Uniquely stunning psychological drama about a lowly thief and uncanny double for one of feudal Japan’s most powerful daimyos and his inwardly crushing effort to assume the place at the head of that great Lord’s armies after the latter is secretly assassinated. Akira Kurosawa’s lesser known masterpiece translating as “The Shadow Warrior”, is a soulful examination of character backdropped against starkly visceral concepts of death and afterlife set amidst some of the best choreographed action sequences on Kurosawa’s CV. Tatsuya Nakadai turns in yet another mind-blowing central performance as both the mighty General Takeda Shingen (known as “the Mountain) and his eventual impersonator, seamlessly deconstructing both his characters so that their boundaries ultimately phase in and out much like the film’s wider treatment of life and death, reality and unreality. As is usually the case with Kurosawa’s feudal epics, the story is overflowing with rich support players brought to life by a splendid cast with the boisterousness and social deference that has defined the quintessential jidaigeki performances. The historical context tantalises Kurosawa’s corporeal tome as the fascinating intrigue of the era imbues the plot with a steady drama. In place of a building tension in plot, the inner journey of Shingen’s “Kagemusha” takes centre stage crystallising in emotionally punctuating moments that exhibits the best of both Nakadai and Kurosawa’s crafts. Shinichirô Ikebe’s haunting score and/or the diegetic sounds of the various battles’ creakings become the glue to these moments leaving Kurosawa’s audacious vision to actualise around them in a manner not easily forgotten. One moment in particular, a mesmerising depiction of the Kagemusha finally “becoming” “the Mountain” in front of his troops and enemy alike, is a perfect coalescence of these smaller workings of genius and this master director’s unmatched broad visual aesthetic. Kagemusha nearly didn’t happen as Toho Studios ran into financial difficulties during production but thankfully George Lucas and Francis Ford Coppola stepped in and convinced 20th Century Fox to finance the remainder of the shoot. It’s no small thing to say that despite their own monumental achievements, that assistance still counts among their most important contributions to cinema.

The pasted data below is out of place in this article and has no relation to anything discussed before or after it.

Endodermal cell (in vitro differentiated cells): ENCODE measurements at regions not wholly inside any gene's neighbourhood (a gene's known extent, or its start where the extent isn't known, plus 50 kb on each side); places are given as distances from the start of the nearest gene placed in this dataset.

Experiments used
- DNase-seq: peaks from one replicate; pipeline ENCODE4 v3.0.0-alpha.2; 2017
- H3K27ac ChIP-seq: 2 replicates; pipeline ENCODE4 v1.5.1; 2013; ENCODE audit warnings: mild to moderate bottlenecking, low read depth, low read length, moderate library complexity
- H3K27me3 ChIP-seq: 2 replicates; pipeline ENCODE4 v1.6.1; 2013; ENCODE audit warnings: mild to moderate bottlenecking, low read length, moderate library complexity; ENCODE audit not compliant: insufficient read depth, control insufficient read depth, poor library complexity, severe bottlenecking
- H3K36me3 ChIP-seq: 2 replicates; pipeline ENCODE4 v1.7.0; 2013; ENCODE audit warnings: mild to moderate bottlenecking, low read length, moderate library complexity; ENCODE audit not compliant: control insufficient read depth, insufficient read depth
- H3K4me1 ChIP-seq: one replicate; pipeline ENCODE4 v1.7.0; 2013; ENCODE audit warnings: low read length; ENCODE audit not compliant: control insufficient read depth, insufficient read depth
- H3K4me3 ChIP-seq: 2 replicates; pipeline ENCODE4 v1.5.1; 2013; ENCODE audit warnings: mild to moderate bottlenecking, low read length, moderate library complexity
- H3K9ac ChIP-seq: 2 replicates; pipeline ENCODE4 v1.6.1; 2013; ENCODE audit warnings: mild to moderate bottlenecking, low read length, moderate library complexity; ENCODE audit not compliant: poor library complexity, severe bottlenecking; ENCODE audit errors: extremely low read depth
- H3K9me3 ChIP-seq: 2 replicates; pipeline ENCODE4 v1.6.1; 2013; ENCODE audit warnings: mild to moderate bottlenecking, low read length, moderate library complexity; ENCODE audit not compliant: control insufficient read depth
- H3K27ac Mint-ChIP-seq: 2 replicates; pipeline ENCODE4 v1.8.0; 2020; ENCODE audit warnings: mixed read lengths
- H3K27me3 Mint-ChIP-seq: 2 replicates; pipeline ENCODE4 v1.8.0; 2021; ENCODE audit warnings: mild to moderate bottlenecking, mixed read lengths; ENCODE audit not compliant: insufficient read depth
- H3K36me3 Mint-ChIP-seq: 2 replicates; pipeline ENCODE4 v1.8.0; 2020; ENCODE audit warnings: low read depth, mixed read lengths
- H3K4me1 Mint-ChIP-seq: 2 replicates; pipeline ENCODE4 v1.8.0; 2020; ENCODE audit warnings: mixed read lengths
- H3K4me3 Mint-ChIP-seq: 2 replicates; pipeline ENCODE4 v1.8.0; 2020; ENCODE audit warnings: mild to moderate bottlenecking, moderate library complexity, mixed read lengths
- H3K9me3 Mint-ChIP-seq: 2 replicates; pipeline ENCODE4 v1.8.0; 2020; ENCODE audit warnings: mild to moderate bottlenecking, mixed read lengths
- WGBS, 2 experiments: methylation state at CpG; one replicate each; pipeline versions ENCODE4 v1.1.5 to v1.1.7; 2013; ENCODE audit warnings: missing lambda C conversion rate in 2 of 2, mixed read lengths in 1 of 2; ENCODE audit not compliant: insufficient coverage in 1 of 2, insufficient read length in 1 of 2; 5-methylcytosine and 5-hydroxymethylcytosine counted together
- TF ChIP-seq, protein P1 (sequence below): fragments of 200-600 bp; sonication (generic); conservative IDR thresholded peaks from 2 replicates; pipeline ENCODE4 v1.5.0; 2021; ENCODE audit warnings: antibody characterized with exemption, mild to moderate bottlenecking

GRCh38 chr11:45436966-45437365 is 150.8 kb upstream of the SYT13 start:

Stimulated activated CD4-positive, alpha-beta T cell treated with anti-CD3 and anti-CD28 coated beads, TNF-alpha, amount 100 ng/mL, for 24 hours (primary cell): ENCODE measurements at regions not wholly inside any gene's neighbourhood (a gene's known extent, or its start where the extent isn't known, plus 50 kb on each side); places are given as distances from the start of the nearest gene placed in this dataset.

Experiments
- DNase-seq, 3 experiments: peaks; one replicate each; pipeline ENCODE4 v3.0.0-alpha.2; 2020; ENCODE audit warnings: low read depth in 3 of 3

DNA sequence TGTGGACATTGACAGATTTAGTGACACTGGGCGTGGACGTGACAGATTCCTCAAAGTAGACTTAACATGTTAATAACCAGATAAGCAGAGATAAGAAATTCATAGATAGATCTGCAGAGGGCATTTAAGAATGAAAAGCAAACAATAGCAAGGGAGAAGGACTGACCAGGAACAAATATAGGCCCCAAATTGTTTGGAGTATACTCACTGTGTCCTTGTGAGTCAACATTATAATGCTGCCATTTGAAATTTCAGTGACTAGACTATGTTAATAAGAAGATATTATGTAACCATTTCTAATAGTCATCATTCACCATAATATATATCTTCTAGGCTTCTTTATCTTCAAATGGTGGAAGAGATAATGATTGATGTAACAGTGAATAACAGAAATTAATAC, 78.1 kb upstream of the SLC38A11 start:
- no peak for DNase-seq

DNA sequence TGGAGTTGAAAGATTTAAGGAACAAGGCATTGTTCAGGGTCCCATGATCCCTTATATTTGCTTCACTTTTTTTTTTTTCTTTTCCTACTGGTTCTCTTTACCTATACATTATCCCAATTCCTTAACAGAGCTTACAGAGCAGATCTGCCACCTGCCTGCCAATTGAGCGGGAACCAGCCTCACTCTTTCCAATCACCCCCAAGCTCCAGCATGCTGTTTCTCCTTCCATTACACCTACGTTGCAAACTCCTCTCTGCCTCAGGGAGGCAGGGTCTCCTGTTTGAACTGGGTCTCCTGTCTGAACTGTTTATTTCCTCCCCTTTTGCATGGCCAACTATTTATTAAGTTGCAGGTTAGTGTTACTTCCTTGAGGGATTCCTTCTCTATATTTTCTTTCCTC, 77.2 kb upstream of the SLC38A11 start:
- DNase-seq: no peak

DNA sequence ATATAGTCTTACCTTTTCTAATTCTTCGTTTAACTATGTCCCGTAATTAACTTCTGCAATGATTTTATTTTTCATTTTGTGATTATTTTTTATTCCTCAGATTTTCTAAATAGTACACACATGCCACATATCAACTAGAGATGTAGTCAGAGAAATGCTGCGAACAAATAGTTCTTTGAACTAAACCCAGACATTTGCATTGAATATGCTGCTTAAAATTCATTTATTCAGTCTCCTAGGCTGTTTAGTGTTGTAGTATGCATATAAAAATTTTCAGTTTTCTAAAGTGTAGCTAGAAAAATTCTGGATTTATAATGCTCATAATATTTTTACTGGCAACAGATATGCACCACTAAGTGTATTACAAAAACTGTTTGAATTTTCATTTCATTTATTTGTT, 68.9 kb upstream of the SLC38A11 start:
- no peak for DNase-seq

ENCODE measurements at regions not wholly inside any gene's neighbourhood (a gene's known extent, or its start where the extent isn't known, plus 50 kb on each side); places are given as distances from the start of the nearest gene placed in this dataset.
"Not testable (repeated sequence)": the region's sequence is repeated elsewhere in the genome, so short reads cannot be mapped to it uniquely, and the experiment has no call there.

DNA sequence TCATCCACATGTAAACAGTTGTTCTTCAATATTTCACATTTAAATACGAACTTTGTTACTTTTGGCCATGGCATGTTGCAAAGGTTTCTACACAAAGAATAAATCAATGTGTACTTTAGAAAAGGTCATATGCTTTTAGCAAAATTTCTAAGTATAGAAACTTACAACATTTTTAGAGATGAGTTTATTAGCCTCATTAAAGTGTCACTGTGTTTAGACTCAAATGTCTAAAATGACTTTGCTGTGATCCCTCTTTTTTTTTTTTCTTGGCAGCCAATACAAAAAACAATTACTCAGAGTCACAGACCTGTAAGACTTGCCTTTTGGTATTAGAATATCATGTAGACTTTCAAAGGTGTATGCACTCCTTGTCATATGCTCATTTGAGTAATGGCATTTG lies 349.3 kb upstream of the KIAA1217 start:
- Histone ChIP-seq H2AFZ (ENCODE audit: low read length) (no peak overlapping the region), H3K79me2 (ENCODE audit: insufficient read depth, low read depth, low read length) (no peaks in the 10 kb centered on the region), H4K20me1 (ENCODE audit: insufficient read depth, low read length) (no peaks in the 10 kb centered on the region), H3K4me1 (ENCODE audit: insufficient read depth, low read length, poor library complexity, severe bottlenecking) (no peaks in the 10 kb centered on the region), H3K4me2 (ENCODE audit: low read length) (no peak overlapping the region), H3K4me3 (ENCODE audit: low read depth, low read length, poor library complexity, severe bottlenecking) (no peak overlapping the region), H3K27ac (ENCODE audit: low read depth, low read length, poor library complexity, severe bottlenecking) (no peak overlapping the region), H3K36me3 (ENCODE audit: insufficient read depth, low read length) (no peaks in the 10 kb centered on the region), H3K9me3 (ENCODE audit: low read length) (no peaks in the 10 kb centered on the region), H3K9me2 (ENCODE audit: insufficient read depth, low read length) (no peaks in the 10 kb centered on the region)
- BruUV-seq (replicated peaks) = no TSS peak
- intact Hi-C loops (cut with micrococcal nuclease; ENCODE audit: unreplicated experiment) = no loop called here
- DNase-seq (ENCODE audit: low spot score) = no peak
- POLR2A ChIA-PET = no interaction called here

Rating: The Good – 74.9 Genre: Action, Comedy Duration: 126 mins Director: Martin Brest Stars: Robert De Niro, Charles Grodin, Yaphet Kotto